Running errands by bike usually takes extra time; the electric assist changes that dynamic drastically. Better yet, I could get there without getting all sweaty, thanks to (bike nerd alert!) the Bosch electric drive system with four different assist levels. I can ride 18-20 miles on full turbo mode; if I am worried about range, I dial back the assist to get 40-50 miles.
“I rarely ride more than 20 miles in one trip, so I usually opt for full turbo. Why? Because it is fun (uh, really fun).”
How far do you want to go by bike? The Department of Transportation reports that 63% of our daily trips are five miles or less. You might be surprised, like I was, at how easily you can get there by bike.
Don’t freak out over the price
A cargo bike is built to carry a lot of weight and that requires some fancy parts, like high-end brakes so you can stop quickly and safely, even when you’re carrying a big load. If you want electric assist, a good motor can be pricey too.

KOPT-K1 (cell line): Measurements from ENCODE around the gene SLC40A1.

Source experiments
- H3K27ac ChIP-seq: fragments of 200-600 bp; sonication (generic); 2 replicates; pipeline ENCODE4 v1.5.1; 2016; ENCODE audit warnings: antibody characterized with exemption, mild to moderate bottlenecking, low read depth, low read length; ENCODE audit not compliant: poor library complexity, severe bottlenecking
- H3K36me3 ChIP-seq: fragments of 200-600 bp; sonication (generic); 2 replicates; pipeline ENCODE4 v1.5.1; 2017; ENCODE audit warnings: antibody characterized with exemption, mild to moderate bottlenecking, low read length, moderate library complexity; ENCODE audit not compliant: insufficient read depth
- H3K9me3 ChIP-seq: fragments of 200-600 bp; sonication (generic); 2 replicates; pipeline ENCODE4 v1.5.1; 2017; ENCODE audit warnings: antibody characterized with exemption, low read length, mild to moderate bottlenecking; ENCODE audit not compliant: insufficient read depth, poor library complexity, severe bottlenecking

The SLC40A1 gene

f you’re considering a cargo bike like the Xtracycle Edgerunner, it’s a commitment, financially. When you add electric assist, the price tag can go north of $6,000.
Some of my racing bikes cost more than that, but it was hard for me to spend that much on a cargo bike.
So, I wrote a list of other things I could buy for about $6,000:
- One Bitcoin
- A used Honda with 200,000 miles on it
- 300 My Little Pony Rainbow Shimmer Princess Luna Pony figurines
- Three and a half tickets to see the Golden State Warriors in the playoffs
Or a well-built cargo bike with electric assist that will last me for thousands of miles of riding over many years. Hmmmm.
Here’s the breakdown: If I ride my Edgerunner for 10 years (a conservative estimate — these bikes are built to last), that’s $600 per year or $50 per month. I save more than that each month on gas and wear and tear on my car. If your family can give up a car because of my cargo bike, you can save even more.
“Bottom line: If I love it and I ride it, my cargo bike pays for itself.”
If you want a bike that has electric assist, don’t let the price tag scare you. If an ebike is not expensive, I get nervous about where they are cutting costs — especially if it is a bike that I am going to ride with my children.
“Getting an Edgerunner has changed my life.” - Brooke Miller, SuperMama